While extensive investigations have been devoted to the study of genetic pathways related to fatty liver diseases, much less is known about epigenetic mechanisms underlying these disorders. DNA methylation is an epigenetic link between environmental factors (e.g., diets) and complex diseases (e.g., non-alcoholic fatty liver disease). Here, it is aimed to study the role of DNA methylation in the regulation of hepatic lipid metabolism. A dynamic change in the DNA methylome in the liver of high-fat diet (HFD)-fed mice is discovered, including a marked increase in DNA methylation at the promoter of Beta-klotho (Klb), a co-receptor for the biological functions of fibroblast growth factor (FGF)15/19 and FGF21. DNA methyltransferases (DNMT) 1 and 3A mediate HFD-induced methylation at the Klb promoter. Notably, HFD enhances DNMT1 protein stability via a ubiquitination-mediated mechanism. Liver-specific deletion of Dnmt1 or 3a increases Klb expression and ameliorates HFD-induced hepatic steatosis. Single-nucleus RNA sequencing analysis reveals pathways involved in fatty acid oxidation in Dnmt1-deficient hepatocytes. Targeted demethylation at the Klb promoter increases Klb expression and fatty acid oxidation, resulting in decreased hepatic lipid accumulation. Up-regulation of methyltransferases by HFD may induce hypermethylation of the Klb promoter and subsequent down-regulation of Klb expression, resulting in the development of hepatic steatosis.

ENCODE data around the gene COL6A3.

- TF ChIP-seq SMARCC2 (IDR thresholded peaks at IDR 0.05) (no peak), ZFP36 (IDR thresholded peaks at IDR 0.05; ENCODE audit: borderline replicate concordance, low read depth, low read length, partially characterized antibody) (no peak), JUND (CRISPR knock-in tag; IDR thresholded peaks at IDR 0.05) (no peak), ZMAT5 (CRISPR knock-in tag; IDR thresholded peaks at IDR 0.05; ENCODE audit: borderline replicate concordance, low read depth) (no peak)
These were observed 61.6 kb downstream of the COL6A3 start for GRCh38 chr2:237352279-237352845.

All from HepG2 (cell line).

Keywords: DNA methylation; epigenetics; hepatic steatosis.
© 2023 The Authors. Advanced Science published by Wiley-VCH GmbH.